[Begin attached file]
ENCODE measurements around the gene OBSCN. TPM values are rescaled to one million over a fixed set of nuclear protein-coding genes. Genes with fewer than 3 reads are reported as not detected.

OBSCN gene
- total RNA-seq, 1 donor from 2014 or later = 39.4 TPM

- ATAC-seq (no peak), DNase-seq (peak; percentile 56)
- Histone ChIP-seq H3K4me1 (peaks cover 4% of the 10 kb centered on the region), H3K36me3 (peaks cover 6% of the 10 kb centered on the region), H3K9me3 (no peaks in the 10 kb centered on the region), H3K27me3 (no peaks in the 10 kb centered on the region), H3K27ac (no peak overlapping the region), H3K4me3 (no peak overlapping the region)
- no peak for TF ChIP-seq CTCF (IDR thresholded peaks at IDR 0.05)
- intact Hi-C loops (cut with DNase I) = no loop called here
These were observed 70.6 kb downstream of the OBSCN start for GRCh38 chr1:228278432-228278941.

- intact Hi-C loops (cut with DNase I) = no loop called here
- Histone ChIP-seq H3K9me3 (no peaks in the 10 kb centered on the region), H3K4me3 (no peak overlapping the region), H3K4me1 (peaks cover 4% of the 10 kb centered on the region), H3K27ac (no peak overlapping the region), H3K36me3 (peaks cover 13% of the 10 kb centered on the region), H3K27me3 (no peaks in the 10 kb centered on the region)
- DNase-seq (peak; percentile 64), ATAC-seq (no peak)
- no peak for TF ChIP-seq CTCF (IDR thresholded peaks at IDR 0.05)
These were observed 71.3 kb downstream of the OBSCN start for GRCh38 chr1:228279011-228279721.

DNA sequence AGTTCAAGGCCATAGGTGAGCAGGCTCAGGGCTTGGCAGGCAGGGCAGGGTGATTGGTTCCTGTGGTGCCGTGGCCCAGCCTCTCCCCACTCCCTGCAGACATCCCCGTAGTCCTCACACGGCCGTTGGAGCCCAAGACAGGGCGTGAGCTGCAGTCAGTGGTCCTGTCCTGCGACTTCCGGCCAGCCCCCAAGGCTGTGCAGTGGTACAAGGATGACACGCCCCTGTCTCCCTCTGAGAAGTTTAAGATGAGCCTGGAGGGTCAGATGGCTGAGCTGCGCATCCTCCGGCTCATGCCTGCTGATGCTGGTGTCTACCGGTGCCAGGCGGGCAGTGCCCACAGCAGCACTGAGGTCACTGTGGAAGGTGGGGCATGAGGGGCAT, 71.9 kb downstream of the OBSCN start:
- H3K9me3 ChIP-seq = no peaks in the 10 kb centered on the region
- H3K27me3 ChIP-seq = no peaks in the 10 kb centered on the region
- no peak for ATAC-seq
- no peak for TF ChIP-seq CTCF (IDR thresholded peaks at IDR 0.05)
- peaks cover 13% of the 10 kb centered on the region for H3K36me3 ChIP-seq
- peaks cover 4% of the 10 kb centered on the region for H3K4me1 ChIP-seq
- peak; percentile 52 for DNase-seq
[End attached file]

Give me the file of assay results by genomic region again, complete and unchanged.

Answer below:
ENCODE measurements around the gene OBSCN. TPM values are rescaled to one million over a fixed set of nuclear protein-coding genes. Genes with fewer than 3 reads are reported as not detected.

OBSCN gene
- total RNA-seq, 1 donor from 2014 or later = 39.4 TPM

- ATAC-seq (no peak), DNase-seq (peak; percentile 56)
- Histone ChIP-seq H3K4me1 (peaks cover 4% of the 10 kb centered on the region), H3K36me3 (peaks cover 6% of the 10 kb centered on the region), H3K9me3 (no peaks in the 10 kb centered on the region), H3K27me3 (no peaks in the 10 kb centered on the region), H3K27ac (no peak overlapping the region), H3K4me3 (no peak overlapping the region)
- no peak for TF ChIP-seq CTCF (IDR thresholded peaks at IDR 0.05)
- intact Hi-C loops (cut with DNase I) = no loop called here
These were observed 70.6 kb downstream of the OBSCN start for GRCh38 chr1:228278432-228278941.

- intact Hi-C loops (cut with DNase I) = no loop called here
- Histone ChIP-seq H3K9me3 (no peaks in the 10 kb centered on the region), H3K4me3 (no peak overlapping the region), H3K4me1 (peaks cover 4% of the 10 kb centered on the region), H3K27ac (no peak overlapping the region), H3K36me3 (peaks cover 13% of the 10 kb centered on the region), H3K27me3 (no peaks in the 10 kb centered on the region)
- DNase-seq (peak; percentile 64), ATAC-seq (no peak)
- no peak for TF ChIP-seq CTCF (IDR thresholded peaks at IDR 0.05)
These were observed 71.3 kb downstream of the OBSCN start for GRCh38 chr1:228279011-228279721.

DNA sequence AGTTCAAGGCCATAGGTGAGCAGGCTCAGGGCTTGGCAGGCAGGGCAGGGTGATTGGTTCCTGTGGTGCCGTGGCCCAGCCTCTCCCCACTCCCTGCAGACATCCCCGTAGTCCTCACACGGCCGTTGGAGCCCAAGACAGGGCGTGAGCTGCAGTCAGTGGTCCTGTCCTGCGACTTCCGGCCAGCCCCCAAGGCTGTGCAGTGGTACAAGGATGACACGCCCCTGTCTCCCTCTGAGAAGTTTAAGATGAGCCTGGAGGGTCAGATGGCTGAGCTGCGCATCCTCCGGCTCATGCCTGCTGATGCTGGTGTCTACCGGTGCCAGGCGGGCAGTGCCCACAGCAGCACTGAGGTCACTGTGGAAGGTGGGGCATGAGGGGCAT, 71.9 kb downstream of the OBSCN start:
- H3K9me3 ChIP-seq = no peaks in the 10 kb centered on the region
- H3K27me3 ChIP-seq = no peaks in the 10 kb centered on the region
- no peak for ATAC-seq
- no peak for TF ChIP-seq CTCF (IDR thresholded peaks at IDR 0.05)
- peaks cover 13% of the 10 kb centered on the region for H3K36me3 ChIP-seq
- peaks cover 4% of the 10 kb centered on the region for H3K4me1 ChIP-seq
- peak; percentile 52 for DNase-seq